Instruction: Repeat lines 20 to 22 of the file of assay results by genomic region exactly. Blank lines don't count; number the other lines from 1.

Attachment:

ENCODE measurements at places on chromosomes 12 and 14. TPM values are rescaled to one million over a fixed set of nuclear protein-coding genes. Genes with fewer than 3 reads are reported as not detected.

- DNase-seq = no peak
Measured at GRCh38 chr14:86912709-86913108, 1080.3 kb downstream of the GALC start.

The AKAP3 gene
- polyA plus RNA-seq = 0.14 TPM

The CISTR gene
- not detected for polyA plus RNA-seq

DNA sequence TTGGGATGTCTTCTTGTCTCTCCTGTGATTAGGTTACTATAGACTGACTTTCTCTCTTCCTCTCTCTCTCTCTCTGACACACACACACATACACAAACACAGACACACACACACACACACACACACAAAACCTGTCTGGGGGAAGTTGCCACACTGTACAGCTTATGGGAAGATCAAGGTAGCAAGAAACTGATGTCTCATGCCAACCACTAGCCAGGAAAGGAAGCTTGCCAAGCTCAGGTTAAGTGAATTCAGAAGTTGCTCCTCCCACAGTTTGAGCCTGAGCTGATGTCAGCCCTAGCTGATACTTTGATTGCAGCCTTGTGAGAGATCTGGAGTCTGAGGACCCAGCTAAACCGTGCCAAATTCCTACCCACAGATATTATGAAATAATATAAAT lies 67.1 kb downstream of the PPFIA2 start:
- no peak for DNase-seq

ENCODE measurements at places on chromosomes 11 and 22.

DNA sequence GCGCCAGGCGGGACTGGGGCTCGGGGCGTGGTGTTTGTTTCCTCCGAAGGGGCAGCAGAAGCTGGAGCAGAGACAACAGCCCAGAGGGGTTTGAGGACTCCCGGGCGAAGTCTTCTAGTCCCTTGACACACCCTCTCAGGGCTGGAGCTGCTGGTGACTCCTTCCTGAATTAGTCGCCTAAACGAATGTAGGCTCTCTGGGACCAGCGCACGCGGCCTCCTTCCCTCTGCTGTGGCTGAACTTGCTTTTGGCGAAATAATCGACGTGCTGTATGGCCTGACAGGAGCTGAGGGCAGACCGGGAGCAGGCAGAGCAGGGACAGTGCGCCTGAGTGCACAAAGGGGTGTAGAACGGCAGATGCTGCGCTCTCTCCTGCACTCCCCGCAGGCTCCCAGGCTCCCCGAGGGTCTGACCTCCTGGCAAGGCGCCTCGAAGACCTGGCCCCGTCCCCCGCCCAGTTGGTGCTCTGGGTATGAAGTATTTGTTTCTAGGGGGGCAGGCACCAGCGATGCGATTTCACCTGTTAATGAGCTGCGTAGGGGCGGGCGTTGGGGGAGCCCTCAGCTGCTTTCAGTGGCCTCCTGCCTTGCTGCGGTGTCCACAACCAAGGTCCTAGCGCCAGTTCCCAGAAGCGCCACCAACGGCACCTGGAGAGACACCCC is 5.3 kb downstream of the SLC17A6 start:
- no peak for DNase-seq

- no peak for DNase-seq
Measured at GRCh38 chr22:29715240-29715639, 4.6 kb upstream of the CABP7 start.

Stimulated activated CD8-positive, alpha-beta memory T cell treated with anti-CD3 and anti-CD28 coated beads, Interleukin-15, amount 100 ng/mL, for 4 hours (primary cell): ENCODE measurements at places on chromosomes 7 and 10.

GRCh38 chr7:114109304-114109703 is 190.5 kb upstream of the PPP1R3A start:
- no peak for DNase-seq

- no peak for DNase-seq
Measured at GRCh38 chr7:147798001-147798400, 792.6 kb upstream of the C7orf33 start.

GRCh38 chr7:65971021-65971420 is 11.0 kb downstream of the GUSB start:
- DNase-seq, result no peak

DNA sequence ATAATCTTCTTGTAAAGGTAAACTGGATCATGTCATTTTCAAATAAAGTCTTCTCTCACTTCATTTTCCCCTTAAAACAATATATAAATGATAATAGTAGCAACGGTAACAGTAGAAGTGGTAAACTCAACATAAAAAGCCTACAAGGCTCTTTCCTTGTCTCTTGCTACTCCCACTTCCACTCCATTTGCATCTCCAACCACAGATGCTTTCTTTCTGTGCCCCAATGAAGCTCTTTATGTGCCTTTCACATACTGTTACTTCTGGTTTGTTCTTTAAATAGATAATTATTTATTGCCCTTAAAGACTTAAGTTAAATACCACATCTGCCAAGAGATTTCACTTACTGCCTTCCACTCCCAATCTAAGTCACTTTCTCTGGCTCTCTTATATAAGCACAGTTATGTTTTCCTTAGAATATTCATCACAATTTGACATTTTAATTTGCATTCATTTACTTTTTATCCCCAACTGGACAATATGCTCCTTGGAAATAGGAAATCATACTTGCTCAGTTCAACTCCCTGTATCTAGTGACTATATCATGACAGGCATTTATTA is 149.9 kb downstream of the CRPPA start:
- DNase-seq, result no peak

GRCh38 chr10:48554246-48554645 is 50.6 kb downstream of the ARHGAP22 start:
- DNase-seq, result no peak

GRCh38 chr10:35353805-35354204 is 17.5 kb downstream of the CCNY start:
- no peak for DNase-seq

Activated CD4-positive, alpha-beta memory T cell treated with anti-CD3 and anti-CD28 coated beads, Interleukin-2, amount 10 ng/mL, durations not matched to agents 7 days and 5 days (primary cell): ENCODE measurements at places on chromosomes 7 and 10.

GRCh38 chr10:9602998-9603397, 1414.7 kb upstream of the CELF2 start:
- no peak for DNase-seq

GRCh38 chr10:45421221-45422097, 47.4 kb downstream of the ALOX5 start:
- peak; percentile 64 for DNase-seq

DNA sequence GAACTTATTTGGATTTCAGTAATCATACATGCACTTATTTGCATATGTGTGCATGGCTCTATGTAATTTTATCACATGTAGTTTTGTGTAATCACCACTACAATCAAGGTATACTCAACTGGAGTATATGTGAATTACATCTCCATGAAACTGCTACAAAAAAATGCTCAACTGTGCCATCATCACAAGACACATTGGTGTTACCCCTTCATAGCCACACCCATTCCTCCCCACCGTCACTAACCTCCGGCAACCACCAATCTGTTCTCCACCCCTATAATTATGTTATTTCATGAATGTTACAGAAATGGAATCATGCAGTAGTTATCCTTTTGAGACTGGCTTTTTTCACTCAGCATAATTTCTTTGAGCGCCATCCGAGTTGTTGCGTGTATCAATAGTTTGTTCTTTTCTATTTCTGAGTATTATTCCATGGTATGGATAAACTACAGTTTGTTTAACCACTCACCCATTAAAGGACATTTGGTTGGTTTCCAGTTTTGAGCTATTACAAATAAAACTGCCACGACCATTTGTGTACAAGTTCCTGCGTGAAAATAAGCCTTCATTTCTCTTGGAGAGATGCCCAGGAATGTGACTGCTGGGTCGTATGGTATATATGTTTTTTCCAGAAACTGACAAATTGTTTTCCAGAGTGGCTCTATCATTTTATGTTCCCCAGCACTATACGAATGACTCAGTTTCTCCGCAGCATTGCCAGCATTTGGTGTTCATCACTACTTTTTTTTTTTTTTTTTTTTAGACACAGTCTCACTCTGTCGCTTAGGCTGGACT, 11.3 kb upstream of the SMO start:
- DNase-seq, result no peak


GRCh38 chr7:65971021-65971420 is 11.0 kb downstream of the GUSB start:
- DNase-seq, result no peak

DNA sequence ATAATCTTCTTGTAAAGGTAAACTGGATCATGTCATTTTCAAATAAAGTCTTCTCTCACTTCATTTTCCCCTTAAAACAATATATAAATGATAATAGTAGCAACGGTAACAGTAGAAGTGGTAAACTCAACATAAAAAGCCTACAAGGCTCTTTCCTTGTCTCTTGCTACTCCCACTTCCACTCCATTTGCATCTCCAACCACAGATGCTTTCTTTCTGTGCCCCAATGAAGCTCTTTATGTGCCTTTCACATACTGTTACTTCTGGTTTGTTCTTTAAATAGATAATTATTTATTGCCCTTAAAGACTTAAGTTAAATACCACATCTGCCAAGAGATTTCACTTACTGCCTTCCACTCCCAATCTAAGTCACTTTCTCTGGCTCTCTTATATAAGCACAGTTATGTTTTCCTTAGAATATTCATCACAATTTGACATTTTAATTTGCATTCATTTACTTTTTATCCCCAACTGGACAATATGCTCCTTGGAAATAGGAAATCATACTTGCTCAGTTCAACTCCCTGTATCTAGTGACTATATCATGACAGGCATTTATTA is 149.9 kb downstream of the CRPPA start: